• Finally, towing and hauling can be easier in a lifted truck because the suspension has more room to settle before bottoming out under the load.


Think It Through

Suspension upgrades range from average to extreme, and affordable to expensive, so finding the ideal lift can be intimidating and overwhelming. Evaluating the intended purpose of one’s truck should be of utmost consideration. Everything else stems from this decision, even budget. The owner of an off-road-ready truck has vastly different needs in comparison to a daily driver, or someone whose main purpose is to haul large payloads or tow heavy machinery and a trailer filled with weekend powersports toys.

Additionally, rushing into a decision could prove disappointing and expensive. It is wise to review local suspension regulations for on-street and off-road driving since some changes to a suspension system could put a truck owner in violation.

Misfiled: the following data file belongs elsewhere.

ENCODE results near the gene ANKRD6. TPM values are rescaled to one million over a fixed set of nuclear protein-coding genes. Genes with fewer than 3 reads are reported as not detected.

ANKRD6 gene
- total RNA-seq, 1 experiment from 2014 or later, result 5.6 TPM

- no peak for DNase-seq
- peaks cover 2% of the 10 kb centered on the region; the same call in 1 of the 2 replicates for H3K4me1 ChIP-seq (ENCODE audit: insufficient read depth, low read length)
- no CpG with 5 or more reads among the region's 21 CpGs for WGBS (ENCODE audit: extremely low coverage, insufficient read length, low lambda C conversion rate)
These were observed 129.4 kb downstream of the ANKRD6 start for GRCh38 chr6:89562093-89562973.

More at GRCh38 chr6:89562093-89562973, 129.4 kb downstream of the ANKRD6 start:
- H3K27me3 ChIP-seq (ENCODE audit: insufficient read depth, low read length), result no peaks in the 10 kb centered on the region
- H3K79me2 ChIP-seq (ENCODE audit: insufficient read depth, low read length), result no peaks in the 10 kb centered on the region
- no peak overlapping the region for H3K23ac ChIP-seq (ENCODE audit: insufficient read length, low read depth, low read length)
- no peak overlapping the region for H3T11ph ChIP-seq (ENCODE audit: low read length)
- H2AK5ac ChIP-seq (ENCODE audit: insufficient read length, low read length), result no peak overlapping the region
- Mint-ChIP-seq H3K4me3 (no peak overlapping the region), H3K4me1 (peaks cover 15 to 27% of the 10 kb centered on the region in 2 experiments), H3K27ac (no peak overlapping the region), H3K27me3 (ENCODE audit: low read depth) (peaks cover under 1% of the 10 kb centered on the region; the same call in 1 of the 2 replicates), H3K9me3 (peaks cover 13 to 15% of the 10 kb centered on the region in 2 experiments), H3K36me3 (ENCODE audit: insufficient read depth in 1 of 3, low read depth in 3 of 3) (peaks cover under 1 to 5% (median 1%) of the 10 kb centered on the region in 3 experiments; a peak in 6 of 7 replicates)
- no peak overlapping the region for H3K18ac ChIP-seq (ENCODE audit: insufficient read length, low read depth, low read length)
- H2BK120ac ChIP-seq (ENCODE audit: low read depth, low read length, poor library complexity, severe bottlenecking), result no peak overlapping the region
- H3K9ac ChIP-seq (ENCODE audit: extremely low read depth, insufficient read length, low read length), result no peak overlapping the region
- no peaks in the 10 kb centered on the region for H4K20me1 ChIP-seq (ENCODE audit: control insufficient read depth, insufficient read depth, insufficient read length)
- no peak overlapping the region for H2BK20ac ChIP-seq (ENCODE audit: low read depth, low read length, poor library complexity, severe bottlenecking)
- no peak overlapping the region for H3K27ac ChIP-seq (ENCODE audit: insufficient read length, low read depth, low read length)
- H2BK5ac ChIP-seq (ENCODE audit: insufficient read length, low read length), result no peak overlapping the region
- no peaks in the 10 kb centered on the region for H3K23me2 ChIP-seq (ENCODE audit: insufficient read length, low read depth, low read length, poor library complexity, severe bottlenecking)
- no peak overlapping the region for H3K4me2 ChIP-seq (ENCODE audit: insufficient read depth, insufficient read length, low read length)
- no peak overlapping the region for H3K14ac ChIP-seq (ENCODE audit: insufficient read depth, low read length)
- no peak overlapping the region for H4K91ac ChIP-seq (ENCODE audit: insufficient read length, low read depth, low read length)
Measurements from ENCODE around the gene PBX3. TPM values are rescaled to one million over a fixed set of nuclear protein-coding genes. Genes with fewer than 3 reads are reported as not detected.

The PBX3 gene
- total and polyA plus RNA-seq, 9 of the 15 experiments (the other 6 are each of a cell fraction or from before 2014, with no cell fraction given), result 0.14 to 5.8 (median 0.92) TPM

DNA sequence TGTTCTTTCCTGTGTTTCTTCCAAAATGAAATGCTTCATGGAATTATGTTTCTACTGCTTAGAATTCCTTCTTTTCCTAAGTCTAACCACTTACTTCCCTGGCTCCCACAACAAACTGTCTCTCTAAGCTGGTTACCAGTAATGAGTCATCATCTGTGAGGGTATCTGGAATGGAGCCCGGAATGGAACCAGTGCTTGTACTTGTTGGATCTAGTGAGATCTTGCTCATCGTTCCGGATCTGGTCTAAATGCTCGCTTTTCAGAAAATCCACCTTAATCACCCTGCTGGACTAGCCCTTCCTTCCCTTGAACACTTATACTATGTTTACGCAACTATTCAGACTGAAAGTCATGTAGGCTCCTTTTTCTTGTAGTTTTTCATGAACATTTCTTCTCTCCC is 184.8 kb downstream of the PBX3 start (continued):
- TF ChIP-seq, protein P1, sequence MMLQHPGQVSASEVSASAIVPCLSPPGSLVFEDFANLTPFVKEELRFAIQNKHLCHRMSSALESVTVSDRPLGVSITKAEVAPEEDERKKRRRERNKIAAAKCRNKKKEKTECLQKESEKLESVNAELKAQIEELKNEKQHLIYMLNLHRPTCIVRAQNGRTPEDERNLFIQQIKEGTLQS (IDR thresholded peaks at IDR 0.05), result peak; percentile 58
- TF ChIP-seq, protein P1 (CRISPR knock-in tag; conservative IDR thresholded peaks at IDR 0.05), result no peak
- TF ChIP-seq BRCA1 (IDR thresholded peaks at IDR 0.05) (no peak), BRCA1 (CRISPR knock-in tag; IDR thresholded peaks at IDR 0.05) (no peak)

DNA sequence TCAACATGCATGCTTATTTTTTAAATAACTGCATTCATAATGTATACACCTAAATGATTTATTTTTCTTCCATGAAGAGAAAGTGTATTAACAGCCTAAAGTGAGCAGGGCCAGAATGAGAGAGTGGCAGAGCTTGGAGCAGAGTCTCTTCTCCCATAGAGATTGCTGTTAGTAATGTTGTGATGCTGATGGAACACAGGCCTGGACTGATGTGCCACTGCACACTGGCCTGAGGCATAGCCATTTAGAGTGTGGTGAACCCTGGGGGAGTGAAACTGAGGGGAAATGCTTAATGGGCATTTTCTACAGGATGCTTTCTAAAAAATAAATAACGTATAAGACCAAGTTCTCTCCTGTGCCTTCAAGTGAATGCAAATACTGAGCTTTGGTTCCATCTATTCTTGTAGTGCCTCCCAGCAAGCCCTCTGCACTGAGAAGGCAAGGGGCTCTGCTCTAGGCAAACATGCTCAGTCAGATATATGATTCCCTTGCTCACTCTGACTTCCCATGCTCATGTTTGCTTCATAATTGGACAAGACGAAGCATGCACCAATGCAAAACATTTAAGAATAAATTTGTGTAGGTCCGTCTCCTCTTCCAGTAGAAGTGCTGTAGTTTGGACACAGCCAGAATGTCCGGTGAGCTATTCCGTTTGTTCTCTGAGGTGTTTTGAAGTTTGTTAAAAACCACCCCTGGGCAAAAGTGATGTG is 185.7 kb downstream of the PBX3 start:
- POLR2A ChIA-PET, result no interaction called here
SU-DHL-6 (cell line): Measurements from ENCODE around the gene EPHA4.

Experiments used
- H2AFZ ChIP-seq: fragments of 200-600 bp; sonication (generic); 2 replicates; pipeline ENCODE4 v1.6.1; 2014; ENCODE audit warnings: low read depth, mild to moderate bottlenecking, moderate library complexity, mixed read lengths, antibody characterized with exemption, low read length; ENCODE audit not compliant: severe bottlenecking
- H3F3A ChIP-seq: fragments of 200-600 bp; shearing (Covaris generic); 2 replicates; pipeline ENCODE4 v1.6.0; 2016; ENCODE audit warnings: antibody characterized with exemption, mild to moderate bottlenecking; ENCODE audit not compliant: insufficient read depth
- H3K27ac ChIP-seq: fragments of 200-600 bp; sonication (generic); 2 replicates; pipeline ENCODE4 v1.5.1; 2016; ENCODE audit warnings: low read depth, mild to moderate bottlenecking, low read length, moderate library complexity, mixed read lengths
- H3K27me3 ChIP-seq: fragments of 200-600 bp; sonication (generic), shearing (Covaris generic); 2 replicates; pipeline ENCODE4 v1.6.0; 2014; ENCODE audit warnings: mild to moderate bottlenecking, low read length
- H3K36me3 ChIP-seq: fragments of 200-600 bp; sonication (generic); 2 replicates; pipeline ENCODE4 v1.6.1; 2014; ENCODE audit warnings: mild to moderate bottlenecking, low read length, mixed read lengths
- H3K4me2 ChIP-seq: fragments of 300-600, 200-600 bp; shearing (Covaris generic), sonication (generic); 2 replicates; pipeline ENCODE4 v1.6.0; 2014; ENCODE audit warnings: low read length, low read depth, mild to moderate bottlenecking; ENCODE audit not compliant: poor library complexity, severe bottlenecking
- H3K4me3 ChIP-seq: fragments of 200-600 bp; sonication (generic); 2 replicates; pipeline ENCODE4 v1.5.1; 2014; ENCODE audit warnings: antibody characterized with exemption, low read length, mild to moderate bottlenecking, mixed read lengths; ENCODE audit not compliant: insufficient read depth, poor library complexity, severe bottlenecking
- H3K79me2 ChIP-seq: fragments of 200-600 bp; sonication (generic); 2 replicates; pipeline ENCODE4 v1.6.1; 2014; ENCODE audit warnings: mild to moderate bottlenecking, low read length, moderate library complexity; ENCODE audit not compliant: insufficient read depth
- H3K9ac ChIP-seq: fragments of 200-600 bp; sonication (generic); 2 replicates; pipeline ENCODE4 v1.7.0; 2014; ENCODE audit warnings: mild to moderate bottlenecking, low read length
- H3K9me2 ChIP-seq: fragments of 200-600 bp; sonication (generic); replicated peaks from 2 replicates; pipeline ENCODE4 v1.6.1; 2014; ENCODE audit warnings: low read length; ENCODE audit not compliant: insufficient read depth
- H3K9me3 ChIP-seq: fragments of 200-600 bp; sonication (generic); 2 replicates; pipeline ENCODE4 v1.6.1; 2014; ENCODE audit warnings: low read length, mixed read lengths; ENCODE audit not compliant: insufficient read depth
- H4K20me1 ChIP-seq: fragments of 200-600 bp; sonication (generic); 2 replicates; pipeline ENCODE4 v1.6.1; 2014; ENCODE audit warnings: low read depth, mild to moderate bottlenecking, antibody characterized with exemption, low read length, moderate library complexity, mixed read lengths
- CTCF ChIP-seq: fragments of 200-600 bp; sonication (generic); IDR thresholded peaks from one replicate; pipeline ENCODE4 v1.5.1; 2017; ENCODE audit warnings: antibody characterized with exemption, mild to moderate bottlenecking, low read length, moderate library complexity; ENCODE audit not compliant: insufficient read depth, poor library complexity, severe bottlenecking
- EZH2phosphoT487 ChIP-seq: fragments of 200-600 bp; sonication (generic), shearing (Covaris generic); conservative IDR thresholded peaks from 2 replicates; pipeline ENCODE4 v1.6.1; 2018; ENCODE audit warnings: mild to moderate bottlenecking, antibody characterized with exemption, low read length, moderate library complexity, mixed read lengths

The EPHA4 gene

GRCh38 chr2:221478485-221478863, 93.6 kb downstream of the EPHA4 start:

Furthermore, “Lifting your truck might look cool and come with some benefits, but a lifted truck isn’t the same after you’ve significantly changed the parameters of its operation,” Jerew reminds. All modifications have some effect on driving experience, but especially suspension.

This is not a modification that should be made in haste. 4×4 Off-Road Network in Northern Colorado states in jest, “It’s going to handle differently in inclement weather on typical paved roads, and the highway will chew through your tires in the form of uneven wear and tear. And did I mention how loud those tires are, and the fact that they just don’t ride like a dream once that suspension lift goes in?”